In Friendship & Other Weapons, girls are given the opportunity to learn and talk about the role of social media in their lives and relationships. This YouTube video is a great entre for teaching girls–and boys–about the permancy of what they post online–via Facebook, MySpace, YouTube, or even text. “Once you post it, you lose control.”
Showing and discussing this video with kids is 99 seconds well-spent.
Rachel Simmons, bestselling author of Odd Girl Out and co-founder of the Girls Leadership Institute (GLI), offers great insights and advice for parents on how to walk the fine line between stalking their children’s technology usage and taking a totally hands-off approach. Her advice on effective limit-setting–and why limits are so important socially and academically–is great:
What happens when harmless spats over sharing toys are replaced by cruel cyber-rumors about liking boys? Will your daughter know what to do when pint-sized pushes evolve into painful tween shoves? When the simplicity of forming a friendship just by climbing the same jungle gym is replaced by the intricacy of scaling middle-school social ladders, how can you teach your daughter to stand up to bullies?
Check out this great article by Rachel Simmons, as featured in Teen Vogue: http://www.teenvogue.com/connect/2011/09/reputation-rehab?currentPage=1 Simmons shares real life stories of ruined reputations and how girls can cope with social ostracism.
The article is jam-packed with pearls of wisdom, but this quote from one of the gossip-survivors just rings especially true:
Elsa realized that denying the rumors seemed to make them worse, so she decided to confront them head-on. “The more I was like, ‘It happened. Get over it,’ the more people would drop it. I think that when you don’t tell people things and they know it, they become even more invested in figuring out what it is. If you’re honest and up-front about it, it goes away.”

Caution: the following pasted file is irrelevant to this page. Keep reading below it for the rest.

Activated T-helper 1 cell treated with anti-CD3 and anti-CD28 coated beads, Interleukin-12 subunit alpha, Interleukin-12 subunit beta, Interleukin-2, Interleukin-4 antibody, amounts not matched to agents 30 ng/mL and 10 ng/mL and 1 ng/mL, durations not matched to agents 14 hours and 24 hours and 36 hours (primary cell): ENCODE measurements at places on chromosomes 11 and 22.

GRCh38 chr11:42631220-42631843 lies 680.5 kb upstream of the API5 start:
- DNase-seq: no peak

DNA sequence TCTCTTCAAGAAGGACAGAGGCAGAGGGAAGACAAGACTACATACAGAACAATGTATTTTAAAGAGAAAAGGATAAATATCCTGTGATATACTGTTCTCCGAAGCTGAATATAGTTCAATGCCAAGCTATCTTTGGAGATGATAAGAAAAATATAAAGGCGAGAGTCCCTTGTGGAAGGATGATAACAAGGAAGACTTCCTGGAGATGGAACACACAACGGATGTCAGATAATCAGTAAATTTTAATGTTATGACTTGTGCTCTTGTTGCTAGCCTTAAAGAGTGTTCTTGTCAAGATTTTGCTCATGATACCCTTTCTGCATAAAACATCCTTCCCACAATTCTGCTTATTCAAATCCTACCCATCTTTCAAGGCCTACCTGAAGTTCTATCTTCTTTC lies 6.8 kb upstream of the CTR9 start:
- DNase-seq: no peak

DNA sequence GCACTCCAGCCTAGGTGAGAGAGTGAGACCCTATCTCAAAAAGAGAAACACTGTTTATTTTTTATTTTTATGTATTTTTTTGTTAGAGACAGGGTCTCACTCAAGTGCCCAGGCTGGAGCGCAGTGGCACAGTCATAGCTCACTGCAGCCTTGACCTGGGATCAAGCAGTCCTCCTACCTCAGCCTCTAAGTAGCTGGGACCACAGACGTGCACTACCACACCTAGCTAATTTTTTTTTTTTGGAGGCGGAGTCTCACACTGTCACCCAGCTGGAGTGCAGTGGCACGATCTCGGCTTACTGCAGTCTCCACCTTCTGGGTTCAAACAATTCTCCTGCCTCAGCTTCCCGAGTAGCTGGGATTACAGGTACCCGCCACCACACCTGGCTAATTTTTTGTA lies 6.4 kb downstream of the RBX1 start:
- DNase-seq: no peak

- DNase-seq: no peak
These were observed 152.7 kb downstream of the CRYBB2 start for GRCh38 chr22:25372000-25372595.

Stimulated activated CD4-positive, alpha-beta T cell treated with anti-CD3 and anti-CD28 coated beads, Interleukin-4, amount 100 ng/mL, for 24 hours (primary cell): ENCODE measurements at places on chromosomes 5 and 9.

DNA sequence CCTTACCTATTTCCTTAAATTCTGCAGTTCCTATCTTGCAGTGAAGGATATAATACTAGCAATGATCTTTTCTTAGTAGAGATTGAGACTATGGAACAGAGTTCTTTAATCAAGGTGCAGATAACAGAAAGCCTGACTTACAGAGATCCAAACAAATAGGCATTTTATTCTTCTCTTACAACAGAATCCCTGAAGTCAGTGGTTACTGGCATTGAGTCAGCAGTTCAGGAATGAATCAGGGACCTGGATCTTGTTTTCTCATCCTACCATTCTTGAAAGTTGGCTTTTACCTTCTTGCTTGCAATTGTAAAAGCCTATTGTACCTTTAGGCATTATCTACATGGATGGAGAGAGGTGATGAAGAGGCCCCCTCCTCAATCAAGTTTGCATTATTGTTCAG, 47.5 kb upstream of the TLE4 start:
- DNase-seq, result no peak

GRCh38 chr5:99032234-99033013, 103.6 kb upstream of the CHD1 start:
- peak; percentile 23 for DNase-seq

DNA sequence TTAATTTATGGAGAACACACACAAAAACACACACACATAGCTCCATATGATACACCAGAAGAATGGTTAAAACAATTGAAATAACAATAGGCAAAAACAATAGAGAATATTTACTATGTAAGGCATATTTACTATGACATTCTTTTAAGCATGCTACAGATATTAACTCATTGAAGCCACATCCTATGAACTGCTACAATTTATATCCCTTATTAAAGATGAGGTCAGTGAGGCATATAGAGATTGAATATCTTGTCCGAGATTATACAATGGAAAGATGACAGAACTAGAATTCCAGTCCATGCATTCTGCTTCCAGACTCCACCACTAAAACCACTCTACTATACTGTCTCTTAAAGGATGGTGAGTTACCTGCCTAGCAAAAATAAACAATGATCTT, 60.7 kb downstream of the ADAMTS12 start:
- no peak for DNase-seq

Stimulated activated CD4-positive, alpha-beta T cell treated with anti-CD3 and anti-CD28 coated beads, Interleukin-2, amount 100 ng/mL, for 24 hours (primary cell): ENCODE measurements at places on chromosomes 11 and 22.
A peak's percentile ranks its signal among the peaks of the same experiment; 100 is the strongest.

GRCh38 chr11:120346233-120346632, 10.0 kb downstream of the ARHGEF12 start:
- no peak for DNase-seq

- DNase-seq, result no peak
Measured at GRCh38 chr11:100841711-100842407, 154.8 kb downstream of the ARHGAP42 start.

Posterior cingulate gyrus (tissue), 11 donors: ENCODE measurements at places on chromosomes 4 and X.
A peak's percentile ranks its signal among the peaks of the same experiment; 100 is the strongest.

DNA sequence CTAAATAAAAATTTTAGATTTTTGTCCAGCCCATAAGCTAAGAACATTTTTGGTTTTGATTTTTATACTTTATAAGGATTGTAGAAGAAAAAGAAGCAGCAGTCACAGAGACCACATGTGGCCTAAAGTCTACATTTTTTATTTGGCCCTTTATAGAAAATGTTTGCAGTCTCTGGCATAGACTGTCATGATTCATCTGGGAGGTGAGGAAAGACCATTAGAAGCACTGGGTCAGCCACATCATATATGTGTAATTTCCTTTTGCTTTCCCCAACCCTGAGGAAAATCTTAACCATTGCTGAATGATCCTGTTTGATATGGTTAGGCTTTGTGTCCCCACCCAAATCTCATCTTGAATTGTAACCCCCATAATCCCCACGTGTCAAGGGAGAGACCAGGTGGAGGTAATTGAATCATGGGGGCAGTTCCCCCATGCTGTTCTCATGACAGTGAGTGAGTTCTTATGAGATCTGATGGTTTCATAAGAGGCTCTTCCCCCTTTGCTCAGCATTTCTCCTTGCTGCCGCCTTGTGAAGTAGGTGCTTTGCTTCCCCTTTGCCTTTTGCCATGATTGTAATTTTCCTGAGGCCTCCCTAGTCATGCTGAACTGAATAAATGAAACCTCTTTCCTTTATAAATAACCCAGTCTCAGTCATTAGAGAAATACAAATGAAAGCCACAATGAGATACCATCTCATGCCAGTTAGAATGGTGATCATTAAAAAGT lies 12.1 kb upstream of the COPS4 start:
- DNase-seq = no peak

Rachel Simmons did a great interview this morning on the Today Show, talking about girls & cyberbullying. Always great to hear from her…always frightening to think about the parenting perils ahead of me, raising two daughters.
In her newly revised and updated book, Odd Girl Out: The Hidden Culture of Aggression in Girls, author Rachel Simmons suggests five conversation starters for parents to use to get their daughters to open up about social media use. “Opening lines” and areas ripe for discussion include:
1. What’s your favorite thing to do online or on your phone?
2. Would your friendships be better or worse without technology? Easier or harder? (more…)
Click below to listen to Odd Girl Out author Rachel Simmons’ NPR interview on Teenage Girls & Social Media.
>Just saw this deliciously passive aggressive posting on Facebook:
A designer baby clothes boutique is partnering with me to reach out to the parents in their community. This season, as you do your holiday shopping for friends and family with young kids, please check them out for their great selection of unique headbands, infant hats and baby tutus
>Best passive aggressive line I just saw online by a Facebook friend:
“Some people make me want to put a red sock in with their whites”
>My cousin just passed on a very 21st century example of passive aggressive behavior: un-friending people on Facebook, without telling them.
Have you done it? Please share…